• induce apoptosis (natural cell death)
  • improve the overall quality of life while receiving treatment
  • help counteract the adverse effects of chemotherapy on cognitive function and performance
  • improve quality of sleep
  • mitigate symptoms of depression

Hospice Care

Melatonin may also help dogs nearing the end of their lives and experiencing negative side effects associated with later-stage cancer, such as weight loss.17

Broadly, it can promote better sleep in any dog, regardless of their cancer status or risk. It is also used to treat alopecia,18 or hair loss not caused by allergies, and symptoms associated with canine cognitive disorder, such as anxiety.19

Safety and Side Effects

Overall melatonin is extremely well-tolerated.10 As with any oral supplement, your dog may experience digestive upset that could lead to vomiting or diarrhea. Allergic reactions may also occur and can vary in severity.18 You will likely observe sleepiness soon after administration.18

Human Grade Melatonin

It is safe to give human-grade melatonin supplements to your dog. These products are typically held to stricter manufacturing standards than pet-grade supplements and may be safer. However, always check the inactive ingredients for xylitol or birch sugar – this sweetener is sometimes added to flavored or chewable human products (including gummies) but is extremely toxic to dogs.2,21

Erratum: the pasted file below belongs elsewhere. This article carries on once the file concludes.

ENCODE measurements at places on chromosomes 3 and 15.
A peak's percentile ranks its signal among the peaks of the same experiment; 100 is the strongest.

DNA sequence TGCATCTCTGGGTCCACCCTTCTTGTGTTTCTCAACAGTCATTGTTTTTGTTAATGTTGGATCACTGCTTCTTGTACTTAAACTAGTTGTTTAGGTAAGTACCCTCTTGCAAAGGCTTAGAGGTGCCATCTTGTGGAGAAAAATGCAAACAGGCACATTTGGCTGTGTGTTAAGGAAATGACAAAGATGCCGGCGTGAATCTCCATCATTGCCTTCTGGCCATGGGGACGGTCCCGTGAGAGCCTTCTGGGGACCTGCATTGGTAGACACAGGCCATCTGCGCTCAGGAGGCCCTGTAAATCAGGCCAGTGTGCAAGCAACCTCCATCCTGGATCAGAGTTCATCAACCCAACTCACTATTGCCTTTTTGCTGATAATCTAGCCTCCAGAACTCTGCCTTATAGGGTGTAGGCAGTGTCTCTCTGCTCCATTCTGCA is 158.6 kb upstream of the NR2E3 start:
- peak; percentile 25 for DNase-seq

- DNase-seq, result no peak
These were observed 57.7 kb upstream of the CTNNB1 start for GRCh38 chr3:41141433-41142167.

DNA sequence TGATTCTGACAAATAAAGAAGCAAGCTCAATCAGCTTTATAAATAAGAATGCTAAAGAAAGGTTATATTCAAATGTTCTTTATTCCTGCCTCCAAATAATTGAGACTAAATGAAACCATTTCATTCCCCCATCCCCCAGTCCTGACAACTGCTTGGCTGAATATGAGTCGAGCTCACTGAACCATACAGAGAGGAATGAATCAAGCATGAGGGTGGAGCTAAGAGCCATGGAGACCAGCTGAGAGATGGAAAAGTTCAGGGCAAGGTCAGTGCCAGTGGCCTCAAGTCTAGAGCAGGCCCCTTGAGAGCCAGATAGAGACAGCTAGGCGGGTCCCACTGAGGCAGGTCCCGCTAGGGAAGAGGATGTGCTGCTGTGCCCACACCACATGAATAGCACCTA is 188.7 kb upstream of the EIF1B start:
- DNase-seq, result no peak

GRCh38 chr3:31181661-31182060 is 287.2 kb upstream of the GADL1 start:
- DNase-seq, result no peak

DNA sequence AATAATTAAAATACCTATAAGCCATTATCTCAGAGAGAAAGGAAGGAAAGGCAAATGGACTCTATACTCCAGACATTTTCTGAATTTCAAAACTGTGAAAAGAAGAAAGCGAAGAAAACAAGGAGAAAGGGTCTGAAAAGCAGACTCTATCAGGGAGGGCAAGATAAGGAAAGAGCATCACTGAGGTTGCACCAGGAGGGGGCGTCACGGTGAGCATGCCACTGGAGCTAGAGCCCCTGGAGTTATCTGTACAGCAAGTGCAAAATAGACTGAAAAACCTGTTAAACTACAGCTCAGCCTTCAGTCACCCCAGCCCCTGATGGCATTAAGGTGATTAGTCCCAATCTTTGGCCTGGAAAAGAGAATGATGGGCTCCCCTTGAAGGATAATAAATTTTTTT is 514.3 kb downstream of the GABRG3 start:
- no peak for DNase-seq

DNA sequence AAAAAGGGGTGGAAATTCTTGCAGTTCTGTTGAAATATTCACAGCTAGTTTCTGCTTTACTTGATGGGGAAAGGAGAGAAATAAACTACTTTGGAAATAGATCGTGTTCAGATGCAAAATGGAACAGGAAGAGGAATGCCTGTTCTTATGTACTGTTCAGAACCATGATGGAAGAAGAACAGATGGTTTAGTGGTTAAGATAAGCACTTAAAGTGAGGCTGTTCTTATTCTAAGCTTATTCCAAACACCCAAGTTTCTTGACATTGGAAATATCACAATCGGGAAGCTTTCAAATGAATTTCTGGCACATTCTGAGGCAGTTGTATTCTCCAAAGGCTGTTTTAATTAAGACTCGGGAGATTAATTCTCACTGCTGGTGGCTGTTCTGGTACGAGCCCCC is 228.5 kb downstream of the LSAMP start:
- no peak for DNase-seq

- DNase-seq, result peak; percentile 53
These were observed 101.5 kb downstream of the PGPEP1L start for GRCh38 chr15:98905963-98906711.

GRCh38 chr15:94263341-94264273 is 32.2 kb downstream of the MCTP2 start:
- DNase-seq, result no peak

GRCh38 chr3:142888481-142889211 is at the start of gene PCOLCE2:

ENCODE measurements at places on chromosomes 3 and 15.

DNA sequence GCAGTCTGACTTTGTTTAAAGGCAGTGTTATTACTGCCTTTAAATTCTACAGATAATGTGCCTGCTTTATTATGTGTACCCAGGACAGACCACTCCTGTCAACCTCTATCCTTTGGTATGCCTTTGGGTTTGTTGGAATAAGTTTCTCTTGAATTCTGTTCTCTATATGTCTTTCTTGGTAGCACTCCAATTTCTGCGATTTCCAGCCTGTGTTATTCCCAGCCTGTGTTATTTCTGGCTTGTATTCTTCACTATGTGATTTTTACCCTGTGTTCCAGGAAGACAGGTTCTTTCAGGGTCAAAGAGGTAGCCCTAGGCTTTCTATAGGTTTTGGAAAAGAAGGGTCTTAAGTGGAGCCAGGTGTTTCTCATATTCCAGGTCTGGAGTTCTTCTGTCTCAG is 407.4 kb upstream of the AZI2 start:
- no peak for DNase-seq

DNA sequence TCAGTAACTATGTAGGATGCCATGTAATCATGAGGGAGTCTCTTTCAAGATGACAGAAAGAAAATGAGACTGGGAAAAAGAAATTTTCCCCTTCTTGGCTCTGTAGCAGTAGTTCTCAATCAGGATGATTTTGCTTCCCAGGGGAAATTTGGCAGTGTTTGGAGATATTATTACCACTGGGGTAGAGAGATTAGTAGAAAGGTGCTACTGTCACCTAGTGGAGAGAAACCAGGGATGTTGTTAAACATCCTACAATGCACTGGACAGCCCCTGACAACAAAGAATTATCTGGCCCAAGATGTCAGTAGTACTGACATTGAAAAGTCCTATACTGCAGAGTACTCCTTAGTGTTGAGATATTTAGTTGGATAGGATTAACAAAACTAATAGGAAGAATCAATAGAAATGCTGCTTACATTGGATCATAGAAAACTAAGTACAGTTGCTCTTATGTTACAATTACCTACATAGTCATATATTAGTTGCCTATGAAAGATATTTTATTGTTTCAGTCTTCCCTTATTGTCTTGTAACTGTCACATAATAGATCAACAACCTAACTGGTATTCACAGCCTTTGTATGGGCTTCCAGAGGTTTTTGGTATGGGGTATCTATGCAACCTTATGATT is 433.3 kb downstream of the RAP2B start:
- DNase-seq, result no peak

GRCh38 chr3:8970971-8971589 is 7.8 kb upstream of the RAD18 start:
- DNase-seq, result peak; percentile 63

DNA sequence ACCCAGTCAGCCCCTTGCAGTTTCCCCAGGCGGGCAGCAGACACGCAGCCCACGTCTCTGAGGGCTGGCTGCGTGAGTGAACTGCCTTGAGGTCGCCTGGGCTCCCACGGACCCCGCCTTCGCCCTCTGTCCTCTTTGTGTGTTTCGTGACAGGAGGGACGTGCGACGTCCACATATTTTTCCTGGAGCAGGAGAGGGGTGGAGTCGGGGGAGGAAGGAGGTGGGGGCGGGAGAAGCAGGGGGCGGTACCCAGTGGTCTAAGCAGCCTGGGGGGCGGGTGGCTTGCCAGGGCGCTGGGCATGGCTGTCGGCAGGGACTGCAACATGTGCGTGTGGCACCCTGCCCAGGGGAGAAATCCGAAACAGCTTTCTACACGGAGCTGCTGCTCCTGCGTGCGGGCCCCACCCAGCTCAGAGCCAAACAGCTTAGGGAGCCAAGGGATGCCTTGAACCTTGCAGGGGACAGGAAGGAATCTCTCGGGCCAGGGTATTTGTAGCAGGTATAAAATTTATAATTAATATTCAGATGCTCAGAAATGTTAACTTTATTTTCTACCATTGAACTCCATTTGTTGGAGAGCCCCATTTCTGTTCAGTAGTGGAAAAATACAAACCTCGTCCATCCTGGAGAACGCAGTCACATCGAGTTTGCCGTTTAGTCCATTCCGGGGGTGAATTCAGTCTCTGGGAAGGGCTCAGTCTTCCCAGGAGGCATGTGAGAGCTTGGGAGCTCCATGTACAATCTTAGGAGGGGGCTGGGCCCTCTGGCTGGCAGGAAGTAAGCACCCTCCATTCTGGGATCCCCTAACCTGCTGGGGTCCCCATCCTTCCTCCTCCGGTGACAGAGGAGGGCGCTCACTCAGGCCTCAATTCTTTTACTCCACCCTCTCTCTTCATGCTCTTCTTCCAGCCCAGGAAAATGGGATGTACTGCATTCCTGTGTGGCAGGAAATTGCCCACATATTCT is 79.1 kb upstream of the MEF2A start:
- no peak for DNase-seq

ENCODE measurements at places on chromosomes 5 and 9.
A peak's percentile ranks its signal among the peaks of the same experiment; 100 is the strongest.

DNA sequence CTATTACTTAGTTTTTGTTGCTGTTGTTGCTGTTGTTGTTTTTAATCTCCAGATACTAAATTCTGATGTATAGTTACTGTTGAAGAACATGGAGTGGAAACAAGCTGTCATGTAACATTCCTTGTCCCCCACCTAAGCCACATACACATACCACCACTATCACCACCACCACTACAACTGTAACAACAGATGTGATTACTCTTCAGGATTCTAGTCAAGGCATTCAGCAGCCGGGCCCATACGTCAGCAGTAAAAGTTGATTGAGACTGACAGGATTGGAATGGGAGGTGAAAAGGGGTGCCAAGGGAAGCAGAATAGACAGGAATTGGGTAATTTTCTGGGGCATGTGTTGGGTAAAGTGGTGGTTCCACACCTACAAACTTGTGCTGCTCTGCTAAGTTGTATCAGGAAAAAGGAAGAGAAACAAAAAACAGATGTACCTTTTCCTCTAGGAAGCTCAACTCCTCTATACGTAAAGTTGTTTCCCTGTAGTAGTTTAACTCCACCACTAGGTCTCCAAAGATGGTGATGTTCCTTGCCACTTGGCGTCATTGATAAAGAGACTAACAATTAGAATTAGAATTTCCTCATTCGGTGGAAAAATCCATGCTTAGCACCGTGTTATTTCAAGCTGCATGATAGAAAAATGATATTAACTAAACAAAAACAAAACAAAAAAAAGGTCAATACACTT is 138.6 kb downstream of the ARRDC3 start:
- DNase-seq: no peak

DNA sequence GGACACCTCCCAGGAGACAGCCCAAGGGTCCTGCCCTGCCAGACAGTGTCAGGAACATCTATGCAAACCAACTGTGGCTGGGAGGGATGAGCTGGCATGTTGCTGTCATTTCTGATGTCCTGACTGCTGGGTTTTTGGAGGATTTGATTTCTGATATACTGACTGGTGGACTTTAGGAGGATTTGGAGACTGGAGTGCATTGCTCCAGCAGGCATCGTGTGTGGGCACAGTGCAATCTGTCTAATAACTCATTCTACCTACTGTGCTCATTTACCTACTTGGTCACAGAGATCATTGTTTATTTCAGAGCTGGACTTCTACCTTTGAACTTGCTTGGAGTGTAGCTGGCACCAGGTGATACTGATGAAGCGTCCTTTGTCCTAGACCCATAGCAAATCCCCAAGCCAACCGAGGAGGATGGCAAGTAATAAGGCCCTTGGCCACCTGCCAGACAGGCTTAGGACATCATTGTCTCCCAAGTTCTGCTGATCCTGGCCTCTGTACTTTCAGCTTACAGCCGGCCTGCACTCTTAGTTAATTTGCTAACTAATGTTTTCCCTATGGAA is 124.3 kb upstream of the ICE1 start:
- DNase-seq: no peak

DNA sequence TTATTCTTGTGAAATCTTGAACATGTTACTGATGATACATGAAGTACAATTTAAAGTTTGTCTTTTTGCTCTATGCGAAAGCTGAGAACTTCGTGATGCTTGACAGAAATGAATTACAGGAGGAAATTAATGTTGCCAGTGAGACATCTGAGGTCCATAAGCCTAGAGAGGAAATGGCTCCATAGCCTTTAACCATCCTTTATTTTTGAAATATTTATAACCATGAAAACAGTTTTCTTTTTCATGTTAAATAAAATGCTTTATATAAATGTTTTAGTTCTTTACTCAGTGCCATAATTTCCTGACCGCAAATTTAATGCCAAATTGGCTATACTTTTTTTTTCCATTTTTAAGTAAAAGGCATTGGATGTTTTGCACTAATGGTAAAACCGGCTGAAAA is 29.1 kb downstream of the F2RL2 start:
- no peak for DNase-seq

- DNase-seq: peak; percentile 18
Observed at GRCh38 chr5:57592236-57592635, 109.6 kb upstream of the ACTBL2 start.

How Long Melatonin Lasts

Melatonin will stay in your dog’s system for approximately 24 hours,18 so short time side effects will likely not last more than a day. Longer-term effects may include weight gain or changes in fertility.18 Changes in behavior or coat quality may also occur.18

It is always best to observe your dog closely the first few times you give melatonin. Be sure to call your veterinarian or visit your nearest emergency vet immediately if significant adverse reactions occur.18

Melatonin Interactions

Melatonin is likely safe to use with most other supplements and has been tested in conjunction with other compounds in previous research studies.6